The international community feels a responsibility to come to the aid of those in the developing world during
times of health crises as most developing nations are unable to help themselves. Whether
the response is to an epidemic such as AIDS or malaria, or to a natural disaster such as the December 2004 Asian tsunami,
the third world turns to the developed world for humanitarian aid. While globalization
has provided greater access to developing nations in need of aid, many countries largely depend on the media, politicians
and NGO’s to get the word out. Unfortunately, sometimes such as system
can fail as many crises are overlooked or recognized too late.
Famine in Niger
and perhaps the most current example of a system failure is the 2005 famine in Niger.
In summer 2005 about 3.5 million people in Niger
were on the verge of starvation. This had been a problem which began in November
2004 with a locus invasion but the world did not notice. It was not until the
summer that aid began to arrive, unfortunately it was too little too late. As
of July 29th, 2005 Niger had
only been promised about 30% of what it would take to address the immediate needs of the country. Neither the media nor aid
agencies were able to get the word out. As a result, the people of Niger starved in silence and any aid that was received was
not enough for the desperate situation that had transpired. This failure of the
system resulted in many preventable deaths.
HIV/AIDS in Uganda
In order to prevent a crisis from becoming an overwhelming catastrophe, it is essential
for developing nations to appeal to the Western world. To guarantee a nation’s
safety, many developing countries must meet demands set forth by developed countries to obtain aid. A prime example of this type of interaction can be seen in Uganda.
Uganda has been very successful
compared to many African countries in the fight against HIV/AIDS. However, in
recent years there seems to have been a shift from safe sex education to primarily abstinence only education. This may have to do with the fact that the United States
has pledged 100 million dollars to combat HIV/AIDS in Uganda
and of that, significantly more will be spent on abstinence education rather than safe sex education. This raises the question: Is the US, and by enlarge the developed world exporting its own ideas
at the expense of the safety of the Ugandan citizens? Will the need for aid set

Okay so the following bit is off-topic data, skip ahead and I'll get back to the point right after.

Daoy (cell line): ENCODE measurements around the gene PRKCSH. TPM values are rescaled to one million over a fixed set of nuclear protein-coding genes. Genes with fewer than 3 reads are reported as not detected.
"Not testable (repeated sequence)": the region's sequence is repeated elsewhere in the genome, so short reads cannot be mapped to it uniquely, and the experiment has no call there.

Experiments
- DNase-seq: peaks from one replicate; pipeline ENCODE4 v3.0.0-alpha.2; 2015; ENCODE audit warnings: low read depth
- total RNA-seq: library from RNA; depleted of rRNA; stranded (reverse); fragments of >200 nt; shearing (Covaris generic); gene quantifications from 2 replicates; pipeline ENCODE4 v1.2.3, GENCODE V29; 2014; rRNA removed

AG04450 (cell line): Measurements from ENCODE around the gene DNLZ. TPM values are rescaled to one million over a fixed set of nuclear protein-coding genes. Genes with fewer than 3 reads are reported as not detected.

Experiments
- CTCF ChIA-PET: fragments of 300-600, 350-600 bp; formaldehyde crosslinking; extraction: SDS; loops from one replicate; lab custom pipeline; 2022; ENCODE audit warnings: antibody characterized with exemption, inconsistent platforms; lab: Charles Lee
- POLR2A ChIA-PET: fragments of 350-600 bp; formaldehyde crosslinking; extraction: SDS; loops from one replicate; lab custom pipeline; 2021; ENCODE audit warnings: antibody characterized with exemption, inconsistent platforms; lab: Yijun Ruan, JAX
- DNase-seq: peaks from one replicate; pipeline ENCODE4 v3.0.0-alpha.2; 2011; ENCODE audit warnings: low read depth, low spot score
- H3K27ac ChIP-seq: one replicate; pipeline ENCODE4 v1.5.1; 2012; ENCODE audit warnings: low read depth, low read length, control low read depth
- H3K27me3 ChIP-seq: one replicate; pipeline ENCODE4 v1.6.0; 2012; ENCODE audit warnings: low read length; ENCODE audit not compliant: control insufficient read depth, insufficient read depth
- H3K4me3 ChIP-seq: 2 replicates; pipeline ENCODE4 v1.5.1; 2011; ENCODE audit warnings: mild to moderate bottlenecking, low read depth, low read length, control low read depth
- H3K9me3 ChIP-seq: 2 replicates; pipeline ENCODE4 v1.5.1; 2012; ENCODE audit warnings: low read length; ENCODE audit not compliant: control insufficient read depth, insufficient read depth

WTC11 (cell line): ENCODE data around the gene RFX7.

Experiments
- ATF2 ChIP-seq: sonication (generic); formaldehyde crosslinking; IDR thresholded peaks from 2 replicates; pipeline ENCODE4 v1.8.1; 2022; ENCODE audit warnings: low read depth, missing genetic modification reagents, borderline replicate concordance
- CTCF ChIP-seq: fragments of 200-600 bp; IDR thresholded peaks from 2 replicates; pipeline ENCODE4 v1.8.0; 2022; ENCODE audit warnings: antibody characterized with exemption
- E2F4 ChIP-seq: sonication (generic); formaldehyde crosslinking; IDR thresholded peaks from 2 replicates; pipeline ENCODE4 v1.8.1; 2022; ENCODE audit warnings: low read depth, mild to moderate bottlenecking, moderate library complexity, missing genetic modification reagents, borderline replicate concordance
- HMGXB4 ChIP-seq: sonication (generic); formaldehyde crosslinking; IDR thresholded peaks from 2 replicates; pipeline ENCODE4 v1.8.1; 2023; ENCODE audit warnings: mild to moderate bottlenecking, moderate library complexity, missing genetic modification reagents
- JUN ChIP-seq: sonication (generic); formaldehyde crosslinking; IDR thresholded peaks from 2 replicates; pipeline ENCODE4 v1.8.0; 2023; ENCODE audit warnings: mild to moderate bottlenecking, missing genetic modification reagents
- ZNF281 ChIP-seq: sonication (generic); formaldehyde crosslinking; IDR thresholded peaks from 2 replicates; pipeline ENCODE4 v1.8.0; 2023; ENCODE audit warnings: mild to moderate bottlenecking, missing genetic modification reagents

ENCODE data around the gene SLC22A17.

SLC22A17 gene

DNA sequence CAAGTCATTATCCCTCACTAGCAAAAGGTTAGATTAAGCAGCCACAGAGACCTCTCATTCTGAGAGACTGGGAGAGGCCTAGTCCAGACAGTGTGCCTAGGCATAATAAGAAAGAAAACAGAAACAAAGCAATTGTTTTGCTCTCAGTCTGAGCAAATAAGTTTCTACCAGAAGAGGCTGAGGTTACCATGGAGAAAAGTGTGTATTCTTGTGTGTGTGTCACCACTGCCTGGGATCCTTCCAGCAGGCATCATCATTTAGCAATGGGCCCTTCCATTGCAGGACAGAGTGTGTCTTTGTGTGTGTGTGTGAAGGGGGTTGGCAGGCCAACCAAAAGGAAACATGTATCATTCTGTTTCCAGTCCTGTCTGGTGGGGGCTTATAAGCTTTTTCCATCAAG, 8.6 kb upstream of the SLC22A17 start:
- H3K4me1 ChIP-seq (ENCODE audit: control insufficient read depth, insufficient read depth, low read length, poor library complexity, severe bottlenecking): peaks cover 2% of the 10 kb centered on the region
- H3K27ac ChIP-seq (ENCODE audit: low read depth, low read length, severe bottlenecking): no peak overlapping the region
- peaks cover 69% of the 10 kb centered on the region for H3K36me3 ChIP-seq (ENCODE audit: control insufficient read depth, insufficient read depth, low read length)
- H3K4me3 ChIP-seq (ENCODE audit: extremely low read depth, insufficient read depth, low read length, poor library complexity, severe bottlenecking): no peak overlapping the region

Uganda back in the fight against AIDS? While the results have yet to be seen, one has to wonder if the interference of the
Western world is doing more harm than we realize?
The Asian Tsunami
of the largest aid crises in history is the 2004 Asian tsunami. More than 79,000
people died, and unlike many disasters in developing nations, this occurred without warning, preparedness was never an option. While the relief effort was one of the most successful in terms of donations, the
long term well being of those affected was not properly addressed. According
to the UN, as of summer 2005 some of the most industrialized nations, namely Australia, Canada
and the United States had only delivered
on about one-third to two-thirds of the aid they promised to affected countries. The transition from short term to long term aid is difficult
as donors often experience “donor fatigue” after being bombarded with, and contributing to numerous causes. While this crisis is not only a health related topic, those affected by the tsunami
are at high risk of diseases resulting from overcrowded conditions and water borne diseases.
Globalization and the media have helped significantly in recent
years in terms of creating more opportunities for international aid to being able to reach those in need. However, there is still much progress to be made. Individuals
need to increase their own awareness of what is going on in the developing world. It
is only when that awareness is accomplished that the developing world can be relieved of some of its health burdens.
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